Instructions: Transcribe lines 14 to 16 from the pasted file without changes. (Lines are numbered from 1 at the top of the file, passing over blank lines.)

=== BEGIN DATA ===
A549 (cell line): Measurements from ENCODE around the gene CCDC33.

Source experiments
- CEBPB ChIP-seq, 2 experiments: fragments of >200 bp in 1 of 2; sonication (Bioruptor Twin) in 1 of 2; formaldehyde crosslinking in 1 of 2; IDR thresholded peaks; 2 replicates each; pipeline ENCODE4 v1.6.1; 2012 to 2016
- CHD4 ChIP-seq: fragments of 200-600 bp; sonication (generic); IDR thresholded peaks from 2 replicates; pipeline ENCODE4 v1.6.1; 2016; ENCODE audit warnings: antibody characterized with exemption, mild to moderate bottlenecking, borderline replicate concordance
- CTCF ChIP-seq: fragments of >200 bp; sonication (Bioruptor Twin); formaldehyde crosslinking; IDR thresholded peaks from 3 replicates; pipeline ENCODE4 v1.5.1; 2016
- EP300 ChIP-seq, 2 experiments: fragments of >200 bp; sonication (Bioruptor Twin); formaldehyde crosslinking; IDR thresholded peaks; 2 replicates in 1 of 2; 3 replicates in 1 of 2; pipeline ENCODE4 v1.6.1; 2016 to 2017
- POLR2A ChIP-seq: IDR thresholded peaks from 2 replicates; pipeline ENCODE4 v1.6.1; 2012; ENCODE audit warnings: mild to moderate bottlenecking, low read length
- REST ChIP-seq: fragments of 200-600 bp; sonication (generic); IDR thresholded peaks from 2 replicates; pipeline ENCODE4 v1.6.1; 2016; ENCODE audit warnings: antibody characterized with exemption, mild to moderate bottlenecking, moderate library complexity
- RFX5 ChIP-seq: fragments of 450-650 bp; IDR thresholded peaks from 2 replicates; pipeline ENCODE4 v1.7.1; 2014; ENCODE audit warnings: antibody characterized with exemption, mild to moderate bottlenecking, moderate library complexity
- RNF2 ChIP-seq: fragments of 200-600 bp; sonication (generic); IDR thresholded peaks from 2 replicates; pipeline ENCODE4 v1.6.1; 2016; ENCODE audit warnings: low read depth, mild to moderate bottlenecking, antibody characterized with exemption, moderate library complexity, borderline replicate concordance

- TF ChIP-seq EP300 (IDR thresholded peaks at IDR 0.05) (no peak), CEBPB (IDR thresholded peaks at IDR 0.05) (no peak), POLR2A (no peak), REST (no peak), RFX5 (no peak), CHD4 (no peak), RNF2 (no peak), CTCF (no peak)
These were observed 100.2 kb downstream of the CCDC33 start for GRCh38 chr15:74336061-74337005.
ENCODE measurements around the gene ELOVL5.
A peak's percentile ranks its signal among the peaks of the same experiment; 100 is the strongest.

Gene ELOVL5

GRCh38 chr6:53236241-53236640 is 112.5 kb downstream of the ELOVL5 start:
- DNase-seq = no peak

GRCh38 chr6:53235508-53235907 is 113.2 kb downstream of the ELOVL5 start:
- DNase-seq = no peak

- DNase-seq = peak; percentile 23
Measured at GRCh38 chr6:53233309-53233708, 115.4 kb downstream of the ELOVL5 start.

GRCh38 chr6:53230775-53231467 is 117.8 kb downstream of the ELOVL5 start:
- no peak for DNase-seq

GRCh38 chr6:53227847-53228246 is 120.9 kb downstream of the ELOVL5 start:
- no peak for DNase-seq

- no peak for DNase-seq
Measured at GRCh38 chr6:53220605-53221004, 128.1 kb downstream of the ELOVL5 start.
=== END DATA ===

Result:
A peak's percentile ranks its signal among the peaks of the same experiment; 100 is the strongest.

Gene ELOVL5

GRCh38 chr6:53236241-53236640 is 112.5 kb downstream of the ELOVL5 start: